A Tale of Gluttony

Posted on March 15, 2023

Since finding out about having high blood pressure, cholesterol and BMI, I have been wondering about my diet. So, what’s wrong with my diet, and why am I susceptible to gluttony?

Between Meals Denial

When the quack finished grilling me yesterday, I felt a bit indignant. Nearly all the food in our house is fresh and we rarely have things like take outs. I told the doctor the type of things we eat and how much dog walking I do. This left him a little bit perplexed that I am nearly two stone overweight (I still can’t understand kilograms but I did vote Remain).

Of course, what I didn’t tell him is that I can finish a bag of fruit pastilles in 10 seconds. Or that on the occasions chocolate biscuits or crisps are in the vicinity, I can’t just have one. I will eat them until I feel sick. That’s right folks, I have been living a lie. Because my main meals are generally fish, chicken and vegetables (I rarely touch red meat) I have trained myself that snacking doesn’t count. The bag of salted peanuts with a pint of London Pride doesn’t matter, I had mackerel salad for dinner.

Putting Waste on the Waist

The doctor didn’t get the following information from me either. If anyone within striking distance doesn’t finish their dinner, I will (disgusted at the waste) finish it for them. Their waste goes on my waist, if you will. This is something that infuriates Jennifer immensely (she has even called me a savage). It’s true as well; there is no other word for it other than gluttony. How did I become that way? I had this discussion with a long-standing family friend, Stewart, the other day. Stewart, who is seven years older than me, had received similar warnings on his visits to the doctor.

We came to the conclusion that when we were young, there wasn’t much food about. I am not saying we needed Bob Geldolf to come to our rescue, but cupboards and fridges would often be bare. They were certainly never bursting at the seams. Stewart described dinner as a time where if he didn’t eat quickly enough, his dad would have it. I had a similar scenario. If I looked the wrong way I would be staring at an empty plate.

Food Thieving Brothers

My two elder brothers (and my elder sisters, to a lesser extent) were food thieves, so I would eat dinner as fast as possible whilst constantly on the look out for predators. I must have resembled a blue tit on a bird feeder constantly on the look out for the local sparrow hawk. Dinner time was open warfare and the ability to eat the lot, at frantic speed, is entrenched in me. I don’t know what a psychologist would suggest but it has to stop. It won’t do, as I don’t burn food off like I used to.

If it sounds like I am trying to describe a terrible childhood, I am not meaning to. Stewart and I had a right laugh remembering how it was back then. Whilst it is not something I would inflict on others, particularly my own offspring, the battle for food survival was as funny as it was chaotic. It teaches you to be able to live off your wits and survive a mishap much easier. It gave me an instinct that any crisis can be dealt with and everything will be alright in the end.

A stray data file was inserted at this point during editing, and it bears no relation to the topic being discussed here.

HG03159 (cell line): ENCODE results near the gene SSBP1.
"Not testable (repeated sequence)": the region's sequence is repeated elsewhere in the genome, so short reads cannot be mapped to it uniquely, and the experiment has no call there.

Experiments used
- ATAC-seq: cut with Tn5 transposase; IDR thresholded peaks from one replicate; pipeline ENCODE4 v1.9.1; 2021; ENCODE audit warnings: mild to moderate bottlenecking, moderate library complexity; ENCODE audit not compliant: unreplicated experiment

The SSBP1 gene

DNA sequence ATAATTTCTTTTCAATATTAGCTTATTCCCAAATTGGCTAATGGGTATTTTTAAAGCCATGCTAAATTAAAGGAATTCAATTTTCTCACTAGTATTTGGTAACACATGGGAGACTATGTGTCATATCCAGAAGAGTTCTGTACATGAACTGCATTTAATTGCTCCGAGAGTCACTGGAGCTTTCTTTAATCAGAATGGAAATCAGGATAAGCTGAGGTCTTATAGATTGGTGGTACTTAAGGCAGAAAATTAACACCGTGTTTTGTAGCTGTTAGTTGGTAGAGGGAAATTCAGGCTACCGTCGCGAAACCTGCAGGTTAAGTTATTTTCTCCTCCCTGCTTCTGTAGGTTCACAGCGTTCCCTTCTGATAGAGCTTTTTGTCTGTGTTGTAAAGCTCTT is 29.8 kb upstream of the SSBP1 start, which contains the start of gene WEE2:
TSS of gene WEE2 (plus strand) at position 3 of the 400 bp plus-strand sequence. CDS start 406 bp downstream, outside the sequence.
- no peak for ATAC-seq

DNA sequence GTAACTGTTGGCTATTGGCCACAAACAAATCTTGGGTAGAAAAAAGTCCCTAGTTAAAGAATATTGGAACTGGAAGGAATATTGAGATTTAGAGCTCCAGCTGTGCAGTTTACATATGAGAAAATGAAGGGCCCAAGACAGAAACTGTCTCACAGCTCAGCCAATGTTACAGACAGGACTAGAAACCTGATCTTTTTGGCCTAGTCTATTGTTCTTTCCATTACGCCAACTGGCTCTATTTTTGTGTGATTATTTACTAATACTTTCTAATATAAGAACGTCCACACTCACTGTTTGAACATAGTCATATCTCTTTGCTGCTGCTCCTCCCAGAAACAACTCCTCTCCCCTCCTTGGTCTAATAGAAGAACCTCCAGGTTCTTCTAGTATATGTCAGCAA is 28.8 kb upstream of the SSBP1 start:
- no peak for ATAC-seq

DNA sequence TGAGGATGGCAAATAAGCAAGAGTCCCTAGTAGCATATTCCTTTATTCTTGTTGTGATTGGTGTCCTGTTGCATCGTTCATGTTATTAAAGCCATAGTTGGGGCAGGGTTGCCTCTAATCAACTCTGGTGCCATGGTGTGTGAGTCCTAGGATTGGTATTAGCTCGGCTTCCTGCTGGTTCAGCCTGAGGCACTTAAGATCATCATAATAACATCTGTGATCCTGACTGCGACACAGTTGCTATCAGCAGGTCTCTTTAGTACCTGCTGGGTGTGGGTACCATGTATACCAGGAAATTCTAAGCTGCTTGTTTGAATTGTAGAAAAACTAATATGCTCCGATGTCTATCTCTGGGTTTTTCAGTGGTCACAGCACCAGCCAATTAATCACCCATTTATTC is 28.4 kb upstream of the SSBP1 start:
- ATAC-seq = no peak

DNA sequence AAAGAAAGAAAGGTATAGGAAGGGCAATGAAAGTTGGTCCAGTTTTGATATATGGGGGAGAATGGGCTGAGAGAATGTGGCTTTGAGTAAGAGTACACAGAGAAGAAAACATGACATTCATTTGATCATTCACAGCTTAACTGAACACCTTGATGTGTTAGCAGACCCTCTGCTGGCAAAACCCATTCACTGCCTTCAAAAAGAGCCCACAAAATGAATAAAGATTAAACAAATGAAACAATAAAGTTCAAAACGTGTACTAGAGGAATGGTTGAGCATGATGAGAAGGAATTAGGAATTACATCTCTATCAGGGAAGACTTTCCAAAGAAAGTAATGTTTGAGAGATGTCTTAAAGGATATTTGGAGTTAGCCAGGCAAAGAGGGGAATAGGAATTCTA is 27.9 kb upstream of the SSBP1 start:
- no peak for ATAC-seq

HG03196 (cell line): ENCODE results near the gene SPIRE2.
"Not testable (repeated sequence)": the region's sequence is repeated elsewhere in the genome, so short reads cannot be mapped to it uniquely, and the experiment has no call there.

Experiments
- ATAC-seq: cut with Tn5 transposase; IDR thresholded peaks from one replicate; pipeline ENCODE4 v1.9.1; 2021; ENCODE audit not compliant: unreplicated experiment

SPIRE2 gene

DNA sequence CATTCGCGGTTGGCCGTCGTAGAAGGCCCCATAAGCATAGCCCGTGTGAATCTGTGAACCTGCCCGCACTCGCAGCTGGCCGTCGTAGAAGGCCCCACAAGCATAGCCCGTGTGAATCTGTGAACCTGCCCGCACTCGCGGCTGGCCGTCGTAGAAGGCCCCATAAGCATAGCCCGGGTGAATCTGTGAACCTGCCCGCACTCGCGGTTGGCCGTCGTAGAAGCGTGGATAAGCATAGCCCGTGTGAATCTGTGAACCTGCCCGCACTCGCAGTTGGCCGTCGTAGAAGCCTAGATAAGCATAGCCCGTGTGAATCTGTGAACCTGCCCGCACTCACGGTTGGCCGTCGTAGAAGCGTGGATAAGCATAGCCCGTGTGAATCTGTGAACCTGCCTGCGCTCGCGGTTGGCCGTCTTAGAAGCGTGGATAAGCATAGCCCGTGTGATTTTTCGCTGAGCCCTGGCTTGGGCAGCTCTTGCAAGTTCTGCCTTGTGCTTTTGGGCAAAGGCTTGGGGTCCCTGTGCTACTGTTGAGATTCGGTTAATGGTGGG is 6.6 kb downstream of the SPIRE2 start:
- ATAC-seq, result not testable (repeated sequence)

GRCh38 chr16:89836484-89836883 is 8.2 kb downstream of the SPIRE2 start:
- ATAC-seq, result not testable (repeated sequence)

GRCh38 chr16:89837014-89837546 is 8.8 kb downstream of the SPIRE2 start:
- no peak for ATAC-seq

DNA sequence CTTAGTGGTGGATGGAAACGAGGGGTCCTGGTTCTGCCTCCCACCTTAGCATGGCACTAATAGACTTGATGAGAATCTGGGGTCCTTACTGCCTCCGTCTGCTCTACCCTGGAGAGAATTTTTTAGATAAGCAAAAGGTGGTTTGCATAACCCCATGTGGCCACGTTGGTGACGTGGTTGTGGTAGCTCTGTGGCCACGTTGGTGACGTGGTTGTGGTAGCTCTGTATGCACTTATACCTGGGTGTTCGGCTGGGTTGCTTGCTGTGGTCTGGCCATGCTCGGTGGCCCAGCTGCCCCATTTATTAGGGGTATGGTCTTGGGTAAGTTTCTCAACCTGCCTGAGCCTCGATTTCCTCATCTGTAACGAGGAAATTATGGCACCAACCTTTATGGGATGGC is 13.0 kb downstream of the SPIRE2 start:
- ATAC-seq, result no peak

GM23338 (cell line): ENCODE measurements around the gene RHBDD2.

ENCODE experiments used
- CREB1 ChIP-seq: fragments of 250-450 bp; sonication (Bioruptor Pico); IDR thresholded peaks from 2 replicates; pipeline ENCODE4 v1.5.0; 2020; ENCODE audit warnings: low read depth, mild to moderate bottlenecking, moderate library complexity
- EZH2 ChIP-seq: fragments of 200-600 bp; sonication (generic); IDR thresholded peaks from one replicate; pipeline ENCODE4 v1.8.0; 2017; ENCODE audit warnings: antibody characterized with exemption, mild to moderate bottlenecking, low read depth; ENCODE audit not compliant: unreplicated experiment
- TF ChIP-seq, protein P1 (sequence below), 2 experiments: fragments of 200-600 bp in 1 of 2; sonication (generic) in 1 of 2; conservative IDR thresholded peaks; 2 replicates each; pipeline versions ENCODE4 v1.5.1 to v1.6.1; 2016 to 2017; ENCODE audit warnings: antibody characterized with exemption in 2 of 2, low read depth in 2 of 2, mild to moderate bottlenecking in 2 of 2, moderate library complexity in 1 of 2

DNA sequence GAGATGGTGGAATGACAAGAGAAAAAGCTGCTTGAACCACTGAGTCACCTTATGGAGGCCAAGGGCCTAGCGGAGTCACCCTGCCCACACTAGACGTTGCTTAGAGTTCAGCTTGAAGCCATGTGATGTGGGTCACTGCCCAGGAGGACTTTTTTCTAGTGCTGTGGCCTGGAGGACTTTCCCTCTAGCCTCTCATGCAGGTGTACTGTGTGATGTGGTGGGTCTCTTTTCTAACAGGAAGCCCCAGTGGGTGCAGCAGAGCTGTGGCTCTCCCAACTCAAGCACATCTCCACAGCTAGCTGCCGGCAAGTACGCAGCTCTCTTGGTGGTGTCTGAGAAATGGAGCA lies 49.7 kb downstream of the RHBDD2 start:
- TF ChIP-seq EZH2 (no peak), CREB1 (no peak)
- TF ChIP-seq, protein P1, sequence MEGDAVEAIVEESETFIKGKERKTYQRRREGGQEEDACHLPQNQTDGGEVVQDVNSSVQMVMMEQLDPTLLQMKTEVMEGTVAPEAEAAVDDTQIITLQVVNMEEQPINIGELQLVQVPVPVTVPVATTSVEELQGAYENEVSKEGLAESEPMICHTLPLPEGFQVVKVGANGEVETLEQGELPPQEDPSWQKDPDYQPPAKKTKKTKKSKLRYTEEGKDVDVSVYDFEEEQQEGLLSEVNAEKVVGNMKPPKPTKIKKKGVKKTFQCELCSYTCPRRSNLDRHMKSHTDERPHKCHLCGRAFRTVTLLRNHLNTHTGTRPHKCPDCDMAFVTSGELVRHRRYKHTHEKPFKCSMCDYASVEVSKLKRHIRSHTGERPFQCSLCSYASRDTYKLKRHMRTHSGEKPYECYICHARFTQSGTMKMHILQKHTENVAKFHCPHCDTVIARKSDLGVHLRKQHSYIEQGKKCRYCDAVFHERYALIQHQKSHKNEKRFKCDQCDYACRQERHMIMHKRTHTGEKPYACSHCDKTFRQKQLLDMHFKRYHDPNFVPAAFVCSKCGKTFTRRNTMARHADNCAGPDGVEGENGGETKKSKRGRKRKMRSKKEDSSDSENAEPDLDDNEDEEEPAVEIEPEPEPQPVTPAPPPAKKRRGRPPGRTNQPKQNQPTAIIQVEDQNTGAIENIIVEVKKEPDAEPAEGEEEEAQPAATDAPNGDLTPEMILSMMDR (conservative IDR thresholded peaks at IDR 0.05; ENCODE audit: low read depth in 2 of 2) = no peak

Starve or Stannah

However, it turned me into a glutton and that is a hard instinct to overcome. That said, the thought of being on a Stannah Stairlift in ten years time, is a great incentive to sort it out. Now is the moment to start breaking the instincts that have been in me since I learnt to walk.

What about carrot cake? I like a bit of carrot cake, I do.

Does that count?

3 Replies to "A Tale of Gluttony"

  • Trevor
    March 15, 2023 (11:38 pm)

    carrot cake is vegetable, totally fine

    The waste on the waist thing is something I totally relate to. My Mom would never chuck food out, so the meat you left on Monday became mince on Tuesday, the mince you left on Tuesday would become curry on Wednesday until you eventually caved in and ate it. I’m sure I remember being served a steak which I’d actually taken a bite out of the day before,

    My kids by comparison get away with murder, I scrape so much leftover food in the bin and of course often things that they’ve left become a second (or third meal for me). I’ve earned this Dad bod. It’s probably a good reason to get a dog.

    Like you I can also polish off a packet of biscuits in record time, especially as tea is clearly too wet without one.

    • Bob
      March 16, 2023 (12:01 am)

      Hahaha. I think we all had a similar childhood. I hate to think what it was like for the poor people as we were bordering on middle class what with the old man being a scientist.

  • Caz
    March 17, 2023 (8:04 am)

    100% relatable – definitely comes from scarcity at its roots – it’s the mindset of not wasting anything – (which is why they keep everything in the house from forever – even broken stuff) when the kids were small I had to try and re-learn not to be the dustbin -but it’s very hard to break our conditioning and all the subconscious behaviours and beliefs we carry into adulthood with us!

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